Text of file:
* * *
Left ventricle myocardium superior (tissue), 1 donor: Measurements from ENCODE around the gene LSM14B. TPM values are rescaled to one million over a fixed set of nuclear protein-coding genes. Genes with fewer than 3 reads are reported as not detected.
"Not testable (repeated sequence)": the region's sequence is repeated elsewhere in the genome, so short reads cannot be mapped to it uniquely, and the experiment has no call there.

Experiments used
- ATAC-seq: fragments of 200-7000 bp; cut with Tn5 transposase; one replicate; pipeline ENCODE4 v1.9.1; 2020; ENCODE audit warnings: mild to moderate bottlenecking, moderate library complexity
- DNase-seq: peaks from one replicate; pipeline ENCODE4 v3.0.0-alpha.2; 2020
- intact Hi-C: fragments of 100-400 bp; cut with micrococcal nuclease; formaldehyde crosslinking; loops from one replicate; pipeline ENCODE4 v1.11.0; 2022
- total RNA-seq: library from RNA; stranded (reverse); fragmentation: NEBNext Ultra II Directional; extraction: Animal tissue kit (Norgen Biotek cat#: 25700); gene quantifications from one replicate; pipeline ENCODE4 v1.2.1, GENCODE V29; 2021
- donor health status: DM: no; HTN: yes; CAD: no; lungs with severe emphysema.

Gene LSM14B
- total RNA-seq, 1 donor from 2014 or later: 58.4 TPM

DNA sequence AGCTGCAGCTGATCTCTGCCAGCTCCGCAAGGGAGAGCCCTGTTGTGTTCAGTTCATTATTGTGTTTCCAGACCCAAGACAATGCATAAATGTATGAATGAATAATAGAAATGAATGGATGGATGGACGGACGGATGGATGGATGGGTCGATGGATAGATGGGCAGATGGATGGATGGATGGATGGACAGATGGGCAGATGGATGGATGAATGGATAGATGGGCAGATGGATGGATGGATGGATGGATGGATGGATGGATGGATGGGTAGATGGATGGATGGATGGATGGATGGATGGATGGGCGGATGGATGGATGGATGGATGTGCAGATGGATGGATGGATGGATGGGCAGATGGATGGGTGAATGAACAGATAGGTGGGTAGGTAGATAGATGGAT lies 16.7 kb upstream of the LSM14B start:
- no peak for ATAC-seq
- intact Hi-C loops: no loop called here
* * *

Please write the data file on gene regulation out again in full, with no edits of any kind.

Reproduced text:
Left ventricle myocardium superior (tissue), 1 donor: Measurements from ENCODE around the gene LSM14B. TPM values are rescaled to one million over a fixed set of nuclear protein-coding genes. Genes with fewer than 3 reads are reported as not detected.
"Not testable (repeated sequence)": the region's sequence is repeated elsewhere in the genome, so short reads cannot be mapped to it uniquely, and the experiment has no call there.

Experiments used
- ATAC-seq: fragments of 200-7000 bp; cut with Tn5 transposase; one replicate; pipeline ENCODE4 v1.9.1; 2020; ENCODE audit warnings: mild to moderate bottlenecking, moderate library complexity
- DNase-seq: peaks from one replicate; pipeline ENCODE4 v3.0.0-alpha.2; 2020
- intact Hi-C: fragments of 100-400 bp; cut with micrococcal nuclease; formaldehyde crosslinking; loops from one replicate; pipeline ENCODE4 v1.11.0; 2022
- total RNA-seq: library from RNA; stranded (reverse); fragmentation: NEBNext Ultra II Directional; extraction: Animal tissue kit (Norgen Biotek cat#: 25700); gene quantifications from one replicate; pipeline ENCODE4 v1.2.1, GENCODE V29; 2021
- donor health status: DM: no; HTN: yes; CAD: no; lungs with severe emphysema.

Gene LSM14B
- total RNA-seq, 1 donor from 2014 or later: 58.4 TPM

DNA sequence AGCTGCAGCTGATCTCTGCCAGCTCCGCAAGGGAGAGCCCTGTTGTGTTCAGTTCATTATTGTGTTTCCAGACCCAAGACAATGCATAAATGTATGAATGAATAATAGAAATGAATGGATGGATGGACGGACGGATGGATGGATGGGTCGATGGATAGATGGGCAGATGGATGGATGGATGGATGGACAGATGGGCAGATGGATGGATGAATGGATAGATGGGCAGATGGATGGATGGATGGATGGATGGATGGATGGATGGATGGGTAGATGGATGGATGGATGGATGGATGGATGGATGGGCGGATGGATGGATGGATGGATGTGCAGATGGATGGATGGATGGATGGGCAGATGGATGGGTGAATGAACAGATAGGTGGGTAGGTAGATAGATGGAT lies 16.7 kb upstream of the LSM14B start:
- no peak for ATAC-seq
- intact Hi-C loops: no loop called here